Revolution Dims Star Power of Egypt’s Antiquities Chief
Until recently Zahi Hawass, Egypt’s antiquities minister, was a global symbol of Egyptian national pride. A famous archaeologist in an Indiana Jones hat, he was virtually unassailable in the old Egypt, protected by his success in boosting tourism, his efforts to reclaim lost artifacts and his closeness to the country’s first lady, Suzanne Mubarak.
But the revolution changed all that.
Now demonstrators in Cairo are calling for his resignation as the interim government faces disaffected crowds in Tahrir Square.
Their primary complaint is his association with the Mubaraks, whom he defended in the early days of the revolution. But the upheaval has also drawn attention to the ways he has increased his profile over the years, often with the help of organizations and companies with which he has done business as a government official.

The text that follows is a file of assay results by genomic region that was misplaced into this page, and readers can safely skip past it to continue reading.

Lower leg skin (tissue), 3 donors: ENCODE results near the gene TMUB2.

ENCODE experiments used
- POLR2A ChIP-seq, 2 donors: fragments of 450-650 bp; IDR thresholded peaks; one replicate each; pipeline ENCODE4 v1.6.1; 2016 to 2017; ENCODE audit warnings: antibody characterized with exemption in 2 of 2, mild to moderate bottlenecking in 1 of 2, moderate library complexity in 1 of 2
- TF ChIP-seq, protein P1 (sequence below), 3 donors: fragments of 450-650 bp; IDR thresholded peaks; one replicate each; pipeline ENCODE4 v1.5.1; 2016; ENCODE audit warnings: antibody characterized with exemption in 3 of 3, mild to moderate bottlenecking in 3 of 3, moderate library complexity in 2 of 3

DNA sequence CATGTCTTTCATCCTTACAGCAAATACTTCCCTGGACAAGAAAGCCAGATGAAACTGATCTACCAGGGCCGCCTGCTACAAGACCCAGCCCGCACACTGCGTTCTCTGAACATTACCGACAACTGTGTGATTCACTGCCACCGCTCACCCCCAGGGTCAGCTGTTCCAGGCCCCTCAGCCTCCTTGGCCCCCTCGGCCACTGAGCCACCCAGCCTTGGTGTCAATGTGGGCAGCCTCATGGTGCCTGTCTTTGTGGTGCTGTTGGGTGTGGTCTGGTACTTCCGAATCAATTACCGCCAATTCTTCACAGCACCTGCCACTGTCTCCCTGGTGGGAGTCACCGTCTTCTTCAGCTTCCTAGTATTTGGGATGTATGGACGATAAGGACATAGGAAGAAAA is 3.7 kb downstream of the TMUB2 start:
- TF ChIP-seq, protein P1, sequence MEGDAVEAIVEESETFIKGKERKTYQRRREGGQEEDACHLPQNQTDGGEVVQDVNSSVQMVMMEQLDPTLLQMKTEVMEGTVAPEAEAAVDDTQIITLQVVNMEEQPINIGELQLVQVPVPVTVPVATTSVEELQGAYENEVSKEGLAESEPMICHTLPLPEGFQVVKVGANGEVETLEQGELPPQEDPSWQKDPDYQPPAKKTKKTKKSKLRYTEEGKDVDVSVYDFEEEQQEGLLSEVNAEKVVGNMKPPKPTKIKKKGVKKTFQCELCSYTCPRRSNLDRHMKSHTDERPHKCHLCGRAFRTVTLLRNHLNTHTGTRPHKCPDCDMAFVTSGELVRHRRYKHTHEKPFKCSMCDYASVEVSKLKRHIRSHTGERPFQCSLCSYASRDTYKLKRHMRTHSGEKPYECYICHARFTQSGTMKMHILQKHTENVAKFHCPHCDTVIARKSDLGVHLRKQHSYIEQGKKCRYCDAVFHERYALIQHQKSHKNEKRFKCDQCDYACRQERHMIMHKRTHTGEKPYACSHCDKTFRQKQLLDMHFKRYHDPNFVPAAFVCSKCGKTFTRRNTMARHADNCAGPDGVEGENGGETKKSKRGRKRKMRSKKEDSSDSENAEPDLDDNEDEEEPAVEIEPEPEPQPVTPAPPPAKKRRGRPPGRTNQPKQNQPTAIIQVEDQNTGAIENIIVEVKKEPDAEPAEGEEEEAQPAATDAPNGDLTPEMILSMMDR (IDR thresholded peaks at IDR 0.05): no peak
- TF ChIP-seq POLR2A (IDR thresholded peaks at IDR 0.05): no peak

He receives, for example, an honorarium each year of as much as $200,000 from National Geographic to be an explorer-in-residence even as he controls access to the ancient sites it often features in its reports....
comments powered by Disqus
- Martin Kramer blasts MESA and Steven Salaita
- L.A. schools adopt history curriculum from Stanford University
- Raleigh Trevelyan, Chronicler of a Notable Family, Dies at 91
- Former spokesman of B.C. anti-immigration group wants UBC history prof fired
- Harvard's Steven Shapin Wins History of Science Award